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A Few More Speed Bumps September 1, 2010

Posted by nrhatch in Humor, Word Play.

As we observed (or heard) in Pronunciation Variations, learning to speak  English is not intuitive.  

In fact, sometimes, it’s downright counter-intuitive.

Words spelled the same often are pronounced differently, and words spelled differently often share a common pronunciation.

Here are a few more speed bumps to master while learning the English language:    

13) They were too close to the door to close it.

14) A buck does funny things when does are present.

15) A seamstress, a tailor, and a sewer fell into a sewer line.

16) To help with planting, the farmer taught his sow to sow.

17) You may find that the wind is too strong to wind the sail.

18) After a number of Novocaine injections, my jaw got number.

19) Upon seeing the tear in the painting I shed a tear.

20) I had to subject the subject to a series of tests.

21) How can I intimate this to my most intimate friend?

22) I spent last evening evening out a pile of dirt.

23) Even without a rough cough, climbing the bough on a tree is tough!

24) I live under a live Oak tree.

No matter how long we wonder and ponder, the pronunciation variations of the English language are apt to remain a mystery.

It’s one/won of the reasons I love to write/right!

Want to join the fun?  Share a few of your favorite English language idiosyncracies below!

Related Post:  Foxes With Sockses


1. Richard W Scott - September 1, 2010

Sometimes it isn’t ALL pronunciation:

This month I will record a record number of records.

nrhatch - September 1, 2010

Good one, Rik!

2. Naomi - September 1, 2010

Excellent, Nancy! Enjoyed reading through this list and thinking of the poor people who have to learn English as a foreign language. Particularly having done a TEFL course and taught for a little while, my heart goes out to them!

nrhatch - September 1, 2010

It’s quite challenging . . . few rules, just counter-intuitive mish-mash. : )

3. Paula - September 1, 2010

He said “It’s tough enough to throw the ball once,” though when he threw it two times, he said, “I’m through throwing the ball twice, too!”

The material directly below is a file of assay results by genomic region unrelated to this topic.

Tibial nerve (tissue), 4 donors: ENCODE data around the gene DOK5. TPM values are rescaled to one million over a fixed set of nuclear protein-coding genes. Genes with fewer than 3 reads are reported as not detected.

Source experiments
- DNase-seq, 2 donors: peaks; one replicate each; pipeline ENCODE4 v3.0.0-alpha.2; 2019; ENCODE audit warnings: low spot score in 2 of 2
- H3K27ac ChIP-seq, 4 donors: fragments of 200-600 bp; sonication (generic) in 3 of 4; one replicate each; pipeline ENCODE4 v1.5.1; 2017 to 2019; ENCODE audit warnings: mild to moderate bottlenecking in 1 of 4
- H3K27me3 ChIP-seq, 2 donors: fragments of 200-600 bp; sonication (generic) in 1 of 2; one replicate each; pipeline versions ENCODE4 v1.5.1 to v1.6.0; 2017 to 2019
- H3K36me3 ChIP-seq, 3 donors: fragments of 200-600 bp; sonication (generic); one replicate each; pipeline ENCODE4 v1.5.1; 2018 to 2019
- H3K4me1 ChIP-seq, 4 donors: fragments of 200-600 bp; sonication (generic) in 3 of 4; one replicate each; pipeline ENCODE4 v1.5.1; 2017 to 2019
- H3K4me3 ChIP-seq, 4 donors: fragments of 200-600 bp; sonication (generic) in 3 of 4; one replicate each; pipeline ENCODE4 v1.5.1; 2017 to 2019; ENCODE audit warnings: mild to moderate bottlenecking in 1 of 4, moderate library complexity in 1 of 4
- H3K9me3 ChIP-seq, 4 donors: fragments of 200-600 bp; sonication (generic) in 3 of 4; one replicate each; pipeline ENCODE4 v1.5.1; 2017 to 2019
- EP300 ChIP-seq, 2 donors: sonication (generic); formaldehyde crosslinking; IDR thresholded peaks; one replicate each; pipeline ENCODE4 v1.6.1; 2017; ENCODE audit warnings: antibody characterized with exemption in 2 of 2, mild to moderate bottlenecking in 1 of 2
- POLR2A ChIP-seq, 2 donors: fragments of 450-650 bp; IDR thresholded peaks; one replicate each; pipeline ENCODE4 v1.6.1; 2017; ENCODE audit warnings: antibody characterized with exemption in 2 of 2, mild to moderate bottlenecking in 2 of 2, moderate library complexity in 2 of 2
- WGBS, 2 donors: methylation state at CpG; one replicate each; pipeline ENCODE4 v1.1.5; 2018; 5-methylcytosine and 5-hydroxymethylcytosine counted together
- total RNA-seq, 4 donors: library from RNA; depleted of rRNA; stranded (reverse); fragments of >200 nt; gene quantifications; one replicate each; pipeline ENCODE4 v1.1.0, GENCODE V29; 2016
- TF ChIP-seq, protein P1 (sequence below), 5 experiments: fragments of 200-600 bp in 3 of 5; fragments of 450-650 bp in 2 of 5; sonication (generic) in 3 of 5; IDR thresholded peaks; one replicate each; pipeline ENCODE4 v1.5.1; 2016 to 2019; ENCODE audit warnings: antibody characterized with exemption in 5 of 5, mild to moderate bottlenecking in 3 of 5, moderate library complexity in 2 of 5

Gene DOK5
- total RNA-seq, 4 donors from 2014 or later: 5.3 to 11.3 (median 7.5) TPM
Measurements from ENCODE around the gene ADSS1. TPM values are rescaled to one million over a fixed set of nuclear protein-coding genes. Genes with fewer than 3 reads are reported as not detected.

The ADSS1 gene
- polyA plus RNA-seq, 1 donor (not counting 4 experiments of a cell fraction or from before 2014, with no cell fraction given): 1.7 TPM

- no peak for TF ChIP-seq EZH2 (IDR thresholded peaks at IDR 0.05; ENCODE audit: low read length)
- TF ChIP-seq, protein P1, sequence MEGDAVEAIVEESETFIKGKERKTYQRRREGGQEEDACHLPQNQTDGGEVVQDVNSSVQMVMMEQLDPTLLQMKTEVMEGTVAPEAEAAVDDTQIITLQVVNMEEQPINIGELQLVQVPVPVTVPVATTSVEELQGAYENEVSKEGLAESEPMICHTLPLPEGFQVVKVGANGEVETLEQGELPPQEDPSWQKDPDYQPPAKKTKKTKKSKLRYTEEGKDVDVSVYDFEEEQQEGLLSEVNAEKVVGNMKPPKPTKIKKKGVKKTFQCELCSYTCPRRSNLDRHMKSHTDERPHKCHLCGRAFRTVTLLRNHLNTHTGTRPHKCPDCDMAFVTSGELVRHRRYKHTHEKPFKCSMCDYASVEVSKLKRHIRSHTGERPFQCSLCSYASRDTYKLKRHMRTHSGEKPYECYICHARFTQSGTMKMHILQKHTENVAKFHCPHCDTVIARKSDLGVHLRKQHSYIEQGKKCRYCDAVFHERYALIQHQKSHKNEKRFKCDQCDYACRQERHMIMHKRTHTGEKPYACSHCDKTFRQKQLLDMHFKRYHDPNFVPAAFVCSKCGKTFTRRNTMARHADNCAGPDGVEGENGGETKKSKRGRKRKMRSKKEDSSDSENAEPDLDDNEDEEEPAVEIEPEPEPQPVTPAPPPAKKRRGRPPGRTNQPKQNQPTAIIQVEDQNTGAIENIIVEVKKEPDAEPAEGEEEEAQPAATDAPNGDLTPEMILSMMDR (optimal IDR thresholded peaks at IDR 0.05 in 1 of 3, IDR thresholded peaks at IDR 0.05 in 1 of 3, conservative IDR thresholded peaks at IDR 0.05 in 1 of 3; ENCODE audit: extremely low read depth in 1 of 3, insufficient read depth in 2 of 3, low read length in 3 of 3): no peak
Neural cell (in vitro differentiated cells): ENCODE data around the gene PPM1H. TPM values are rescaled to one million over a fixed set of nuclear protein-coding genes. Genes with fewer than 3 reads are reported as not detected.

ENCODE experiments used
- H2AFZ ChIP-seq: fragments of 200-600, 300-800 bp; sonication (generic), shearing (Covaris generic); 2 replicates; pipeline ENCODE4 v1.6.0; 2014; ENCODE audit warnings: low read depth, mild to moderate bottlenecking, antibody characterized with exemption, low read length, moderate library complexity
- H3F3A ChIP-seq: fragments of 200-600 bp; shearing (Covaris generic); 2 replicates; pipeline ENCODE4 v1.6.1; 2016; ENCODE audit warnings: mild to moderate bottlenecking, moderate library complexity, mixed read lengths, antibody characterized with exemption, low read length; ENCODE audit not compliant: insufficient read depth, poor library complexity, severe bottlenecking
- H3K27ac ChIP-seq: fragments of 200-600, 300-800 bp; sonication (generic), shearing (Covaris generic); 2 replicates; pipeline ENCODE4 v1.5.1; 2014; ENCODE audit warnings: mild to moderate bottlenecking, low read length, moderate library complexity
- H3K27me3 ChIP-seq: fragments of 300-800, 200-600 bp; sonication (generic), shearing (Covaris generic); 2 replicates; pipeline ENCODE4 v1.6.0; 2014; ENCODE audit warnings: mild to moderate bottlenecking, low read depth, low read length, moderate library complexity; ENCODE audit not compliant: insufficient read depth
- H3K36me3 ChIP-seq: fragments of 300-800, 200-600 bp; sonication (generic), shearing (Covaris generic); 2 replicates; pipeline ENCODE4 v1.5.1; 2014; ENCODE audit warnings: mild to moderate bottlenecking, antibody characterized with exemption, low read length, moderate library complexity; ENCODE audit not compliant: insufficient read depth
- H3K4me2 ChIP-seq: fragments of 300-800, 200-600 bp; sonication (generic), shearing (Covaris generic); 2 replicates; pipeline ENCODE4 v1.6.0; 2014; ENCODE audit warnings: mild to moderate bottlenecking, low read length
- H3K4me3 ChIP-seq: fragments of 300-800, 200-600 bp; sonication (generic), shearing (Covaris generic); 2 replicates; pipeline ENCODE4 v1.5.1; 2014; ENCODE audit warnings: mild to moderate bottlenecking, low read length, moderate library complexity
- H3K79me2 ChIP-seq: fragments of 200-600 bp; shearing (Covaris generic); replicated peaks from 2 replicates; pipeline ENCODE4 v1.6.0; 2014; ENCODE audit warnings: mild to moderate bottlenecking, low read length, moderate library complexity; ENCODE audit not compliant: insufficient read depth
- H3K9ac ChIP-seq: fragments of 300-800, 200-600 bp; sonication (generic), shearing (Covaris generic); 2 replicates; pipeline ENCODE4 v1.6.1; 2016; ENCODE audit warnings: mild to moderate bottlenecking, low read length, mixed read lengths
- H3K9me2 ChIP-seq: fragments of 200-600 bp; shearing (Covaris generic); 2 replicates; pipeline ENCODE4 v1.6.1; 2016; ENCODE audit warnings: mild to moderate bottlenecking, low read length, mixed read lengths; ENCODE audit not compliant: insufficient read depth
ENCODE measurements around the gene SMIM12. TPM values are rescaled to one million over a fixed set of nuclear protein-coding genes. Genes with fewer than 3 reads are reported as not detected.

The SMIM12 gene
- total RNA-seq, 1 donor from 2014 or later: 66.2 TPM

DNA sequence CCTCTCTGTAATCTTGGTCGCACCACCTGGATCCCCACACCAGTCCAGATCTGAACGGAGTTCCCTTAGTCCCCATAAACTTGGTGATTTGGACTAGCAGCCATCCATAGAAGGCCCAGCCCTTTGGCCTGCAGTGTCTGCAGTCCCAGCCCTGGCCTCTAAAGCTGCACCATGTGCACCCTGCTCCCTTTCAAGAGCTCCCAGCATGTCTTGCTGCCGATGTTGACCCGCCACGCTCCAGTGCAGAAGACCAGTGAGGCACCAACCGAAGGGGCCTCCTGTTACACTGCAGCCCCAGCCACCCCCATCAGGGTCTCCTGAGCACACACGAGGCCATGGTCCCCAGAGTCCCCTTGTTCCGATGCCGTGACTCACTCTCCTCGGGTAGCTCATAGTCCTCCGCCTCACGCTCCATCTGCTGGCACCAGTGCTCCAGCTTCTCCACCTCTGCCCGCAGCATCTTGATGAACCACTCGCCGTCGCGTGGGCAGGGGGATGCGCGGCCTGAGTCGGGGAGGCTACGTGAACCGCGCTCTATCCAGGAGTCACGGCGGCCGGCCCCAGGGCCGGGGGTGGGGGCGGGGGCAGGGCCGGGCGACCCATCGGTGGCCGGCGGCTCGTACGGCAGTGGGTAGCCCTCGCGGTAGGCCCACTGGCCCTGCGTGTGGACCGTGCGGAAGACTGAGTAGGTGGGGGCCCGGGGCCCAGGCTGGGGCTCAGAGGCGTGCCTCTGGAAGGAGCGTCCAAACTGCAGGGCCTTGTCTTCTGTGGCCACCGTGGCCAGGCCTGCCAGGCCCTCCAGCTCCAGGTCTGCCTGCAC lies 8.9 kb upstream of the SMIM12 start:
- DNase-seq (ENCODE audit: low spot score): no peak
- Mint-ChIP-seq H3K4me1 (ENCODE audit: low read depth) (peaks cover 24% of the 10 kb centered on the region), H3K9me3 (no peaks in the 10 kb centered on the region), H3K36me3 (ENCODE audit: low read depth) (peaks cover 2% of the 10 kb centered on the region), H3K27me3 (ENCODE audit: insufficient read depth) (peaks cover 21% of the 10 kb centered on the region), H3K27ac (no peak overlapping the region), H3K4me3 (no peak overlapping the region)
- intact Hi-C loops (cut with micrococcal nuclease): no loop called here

nrhatch - September 1, 2010

Good one, Paula

4. Greg Camp - September 1, 2010

This is what happens when we use a language that is the child of German grammar and French spelling, along with a bunch of aunts and uncles around the globe. It’s the linguistic explanation for how English has become the international language. (I’ll leave geopolitics out of this for the moment.)

nrhatch - September 1, 2010

Ah, yes . . . a melting pot of Old English, Latin, French, German, and other assorted ancestral languages.

5. tsuchigari - September 1, 2010

I attempted to teach an English class once, didn’t go over as easy as I thought. At the time I had NO idea what really made English work. Turns out no on else does either!

nrhatch - September 1, 2010

I collected many of these examples to help our AmeriCorps members help struggling students to improve their reading skills.

The message: you can’t just ask kids to “sound out the English language.” : )

6. Hope - September 15, 2011

These are very useful & interesting examples. Also, the comments are very smart. I enjoyed reading those. I’m an English teacher who is trying to find ways to teach English effectively to those who are going to be English teachers in near future. But actually, it is really a tough work to accomplish.

nrhatch - September 15, 2011

If you search categories using the “word play” tag . . . you’ll find some more fun posts about words.

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